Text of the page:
Penn’s women’s distance medley relay team achieved a dream trip around its home track Thursday at the Penn Relays, an historic victory that may have been unexpected, but was not surprising.
In the 42nd year of women competing at the carnival, the Quakers won their first ever Championship of America women’s relay, with Nia Akins, Uchechi Nwogwugwu, Melissa Tanaka and Maddie Villalba racing to a decisive victory over Notre Dame and Villanova in 10 minutes, 59.44 seconds.
Coach Steve Dolan called this foursome “an all-star group for us, some of the best runners in Penn history assembled at one time.” Nwogwugwu (400 meters) and Akins (800, 1,500) hold program records in their events, and Villalba owned the 1,500 record until Akins broke it last week.
“It’s an historic moment,” Dolan said. “What I’m so proud of is sometimes you think it’s possible but you actually have to capture the moment and do it, and to watch all four of them run to the best of their ability and put it together as a team was fantastic. I think they’ll remember this for life.”
That they will.
The result was especially thrilling for two veterans of the carnival – Villalba, a junior out of Central Bucks West High School, and Nwogwugwu, a sophomore from North Penn. Both got a chance to spend some time with their high schools before taking the track.
“I got to see my high school coaches ... that was really special,” Villalba said. “I guess this would be my sixth year running the relays. There’s definitely a connection to the field having trained on it but also racing in high school, I know what that feels like.”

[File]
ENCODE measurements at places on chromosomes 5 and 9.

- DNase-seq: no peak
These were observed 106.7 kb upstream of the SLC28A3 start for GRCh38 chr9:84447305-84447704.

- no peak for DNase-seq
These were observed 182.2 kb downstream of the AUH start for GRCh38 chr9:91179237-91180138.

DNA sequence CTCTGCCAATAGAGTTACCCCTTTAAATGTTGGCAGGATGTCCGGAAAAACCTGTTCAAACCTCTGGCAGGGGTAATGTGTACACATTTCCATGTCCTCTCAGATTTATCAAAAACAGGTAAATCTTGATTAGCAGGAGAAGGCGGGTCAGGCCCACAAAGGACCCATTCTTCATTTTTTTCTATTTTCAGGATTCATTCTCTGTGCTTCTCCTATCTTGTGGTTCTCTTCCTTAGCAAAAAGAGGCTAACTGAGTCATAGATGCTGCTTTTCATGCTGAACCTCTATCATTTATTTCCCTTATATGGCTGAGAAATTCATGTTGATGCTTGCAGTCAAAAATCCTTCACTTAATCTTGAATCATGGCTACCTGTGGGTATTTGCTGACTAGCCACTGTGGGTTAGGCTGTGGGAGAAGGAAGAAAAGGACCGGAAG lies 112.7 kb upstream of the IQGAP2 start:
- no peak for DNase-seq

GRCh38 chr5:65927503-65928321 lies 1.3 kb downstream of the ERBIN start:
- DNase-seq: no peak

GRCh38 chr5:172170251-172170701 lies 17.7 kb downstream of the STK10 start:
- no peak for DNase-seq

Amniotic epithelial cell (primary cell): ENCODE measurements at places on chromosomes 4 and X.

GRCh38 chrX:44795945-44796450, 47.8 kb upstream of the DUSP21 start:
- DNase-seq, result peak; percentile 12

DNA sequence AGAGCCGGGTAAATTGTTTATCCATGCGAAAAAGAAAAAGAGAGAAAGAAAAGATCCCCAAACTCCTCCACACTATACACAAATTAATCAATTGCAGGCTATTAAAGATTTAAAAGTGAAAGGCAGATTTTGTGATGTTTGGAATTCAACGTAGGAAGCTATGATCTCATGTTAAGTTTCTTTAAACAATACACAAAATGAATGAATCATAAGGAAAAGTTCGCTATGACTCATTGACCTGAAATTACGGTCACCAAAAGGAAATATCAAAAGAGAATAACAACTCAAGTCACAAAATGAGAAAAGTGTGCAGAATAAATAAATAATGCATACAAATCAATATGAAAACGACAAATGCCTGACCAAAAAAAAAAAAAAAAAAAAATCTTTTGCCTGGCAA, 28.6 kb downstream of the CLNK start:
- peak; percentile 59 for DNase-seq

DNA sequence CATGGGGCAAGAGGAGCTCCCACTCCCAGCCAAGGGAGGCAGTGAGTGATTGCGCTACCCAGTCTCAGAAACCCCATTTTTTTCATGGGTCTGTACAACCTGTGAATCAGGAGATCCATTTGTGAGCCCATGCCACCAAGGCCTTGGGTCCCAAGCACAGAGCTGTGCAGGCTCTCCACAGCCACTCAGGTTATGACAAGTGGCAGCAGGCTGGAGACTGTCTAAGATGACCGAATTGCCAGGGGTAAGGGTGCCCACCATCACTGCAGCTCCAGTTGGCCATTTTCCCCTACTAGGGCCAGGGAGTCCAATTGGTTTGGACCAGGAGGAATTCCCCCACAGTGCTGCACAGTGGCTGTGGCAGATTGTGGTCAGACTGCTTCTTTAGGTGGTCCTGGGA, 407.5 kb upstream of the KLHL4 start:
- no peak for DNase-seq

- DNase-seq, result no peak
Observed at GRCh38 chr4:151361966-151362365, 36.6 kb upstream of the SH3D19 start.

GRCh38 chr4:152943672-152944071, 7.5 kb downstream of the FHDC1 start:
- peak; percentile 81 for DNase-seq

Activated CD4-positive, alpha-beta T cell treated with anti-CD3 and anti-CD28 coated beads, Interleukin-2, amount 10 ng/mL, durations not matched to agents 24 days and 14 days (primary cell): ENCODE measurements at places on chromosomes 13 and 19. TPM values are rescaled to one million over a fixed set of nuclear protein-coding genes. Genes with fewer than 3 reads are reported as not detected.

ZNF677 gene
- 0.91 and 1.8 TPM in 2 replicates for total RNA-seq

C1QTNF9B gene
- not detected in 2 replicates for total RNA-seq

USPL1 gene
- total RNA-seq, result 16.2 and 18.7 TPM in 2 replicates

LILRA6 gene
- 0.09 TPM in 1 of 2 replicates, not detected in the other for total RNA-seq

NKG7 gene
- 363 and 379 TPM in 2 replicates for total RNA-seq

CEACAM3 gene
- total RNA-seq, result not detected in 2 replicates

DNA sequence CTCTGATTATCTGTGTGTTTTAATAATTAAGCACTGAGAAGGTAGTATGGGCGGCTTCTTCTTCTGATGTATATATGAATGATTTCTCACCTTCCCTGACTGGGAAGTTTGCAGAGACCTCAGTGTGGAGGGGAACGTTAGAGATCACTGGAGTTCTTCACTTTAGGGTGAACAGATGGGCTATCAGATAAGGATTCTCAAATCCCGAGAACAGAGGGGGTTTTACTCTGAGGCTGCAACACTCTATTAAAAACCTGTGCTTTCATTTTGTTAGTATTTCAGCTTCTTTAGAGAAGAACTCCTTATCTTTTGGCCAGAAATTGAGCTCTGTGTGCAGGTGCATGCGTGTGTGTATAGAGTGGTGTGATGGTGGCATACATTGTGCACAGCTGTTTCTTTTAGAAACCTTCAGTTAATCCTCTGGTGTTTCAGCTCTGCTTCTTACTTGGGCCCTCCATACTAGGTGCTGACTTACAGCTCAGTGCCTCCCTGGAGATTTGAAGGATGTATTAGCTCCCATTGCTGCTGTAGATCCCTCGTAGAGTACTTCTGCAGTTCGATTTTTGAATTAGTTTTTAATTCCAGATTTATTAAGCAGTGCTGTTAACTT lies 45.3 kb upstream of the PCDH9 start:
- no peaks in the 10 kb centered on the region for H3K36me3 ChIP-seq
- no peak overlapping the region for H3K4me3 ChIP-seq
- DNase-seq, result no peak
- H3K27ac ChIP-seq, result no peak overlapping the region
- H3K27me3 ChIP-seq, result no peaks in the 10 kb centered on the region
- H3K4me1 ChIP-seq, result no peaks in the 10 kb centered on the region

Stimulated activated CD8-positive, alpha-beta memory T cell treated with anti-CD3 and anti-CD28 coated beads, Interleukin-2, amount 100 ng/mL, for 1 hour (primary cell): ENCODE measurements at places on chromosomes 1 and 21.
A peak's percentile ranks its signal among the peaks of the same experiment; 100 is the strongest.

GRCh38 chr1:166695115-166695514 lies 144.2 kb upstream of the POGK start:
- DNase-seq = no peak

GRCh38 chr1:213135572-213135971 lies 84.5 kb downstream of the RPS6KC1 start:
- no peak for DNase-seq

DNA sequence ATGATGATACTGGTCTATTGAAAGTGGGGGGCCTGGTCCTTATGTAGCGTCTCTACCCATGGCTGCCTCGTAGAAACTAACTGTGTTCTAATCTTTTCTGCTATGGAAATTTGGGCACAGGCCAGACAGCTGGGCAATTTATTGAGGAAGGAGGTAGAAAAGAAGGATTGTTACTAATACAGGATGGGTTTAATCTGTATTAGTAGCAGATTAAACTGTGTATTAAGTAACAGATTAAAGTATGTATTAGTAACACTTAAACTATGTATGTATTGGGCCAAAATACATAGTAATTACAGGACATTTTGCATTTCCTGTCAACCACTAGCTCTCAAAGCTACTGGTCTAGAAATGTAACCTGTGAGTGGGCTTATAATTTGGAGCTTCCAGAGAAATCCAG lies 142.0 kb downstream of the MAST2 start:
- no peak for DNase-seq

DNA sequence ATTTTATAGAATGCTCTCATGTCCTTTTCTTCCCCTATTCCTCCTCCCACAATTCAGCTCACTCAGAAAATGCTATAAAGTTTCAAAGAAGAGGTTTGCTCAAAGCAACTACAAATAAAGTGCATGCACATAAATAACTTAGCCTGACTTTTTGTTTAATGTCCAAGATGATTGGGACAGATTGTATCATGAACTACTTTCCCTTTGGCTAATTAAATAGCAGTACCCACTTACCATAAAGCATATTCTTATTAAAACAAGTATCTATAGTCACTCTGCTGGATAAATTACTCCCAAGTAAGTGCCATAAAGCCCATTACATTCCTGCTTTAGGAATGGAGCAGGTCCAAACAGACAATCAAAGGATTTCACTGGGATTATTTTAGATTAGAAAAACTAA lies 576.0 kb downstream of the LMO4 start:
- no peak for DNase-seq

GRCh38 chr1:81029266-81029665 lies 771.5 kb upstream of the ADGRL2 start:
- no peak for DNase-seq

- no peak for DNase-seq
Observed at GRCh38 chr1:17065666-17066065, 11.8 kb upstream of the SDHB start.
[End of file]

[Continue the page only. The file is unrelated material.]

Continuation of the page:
Nwogwugwu echoed those sentiments, adding, “I know that coming in, it’s our home-field advantage. I knew my high school team was here, my parents are here. I really wanted to do something special with these beautiful, lovely ladies and I’m so proud of everything we’ve accomplished today.”
Akins, a junior who finished as runner-up at 800 meters in last month’s NCAA Indoor Championships, gave her team a 25-meter lead after the opening 1,200-meter leg, leaving the other teams struggling to catch up.
“I think with a lap to go, I knew that I had enough energy left where I would be able to take over and hopefully hang on for as long as possible,” she said. “I think as the lap kept going, building momentum all the way around and having people cheering me on, it didn’t seem like too tall of a task.”
Nwogwugwu added five meters to the advantage with a 52.22-second split for 400. Tanaka, a sophomore, was pressed on her 800 leg but still handed the stick to Villalba 20 meters in front.
Villalba never was seriously threatened on her 1,600-meter anchor leg, holding a 20-meter edge at the finish and collapsing on the track as her jubilant teammates rushed to hug her.
It was an unusual feeling for Villalba, who had nothing but open track in front of her as she navigated the final four laps.
“I just wanted to get to the finish line,” she said. “It’s a very strange feeling to run a mile in open space like that.”
Villanova, winner of six of the last seven women’s DMRs, found itself in 10th place after the opening leg and couldn’t make up the gap. Rachel McArthur and Nicole Hutchinson rallied the Wildcats on the last two legs to a third-place finish in 11:05.67. Notre Dame was runner-up for the second straight year, timed in 11:02.67.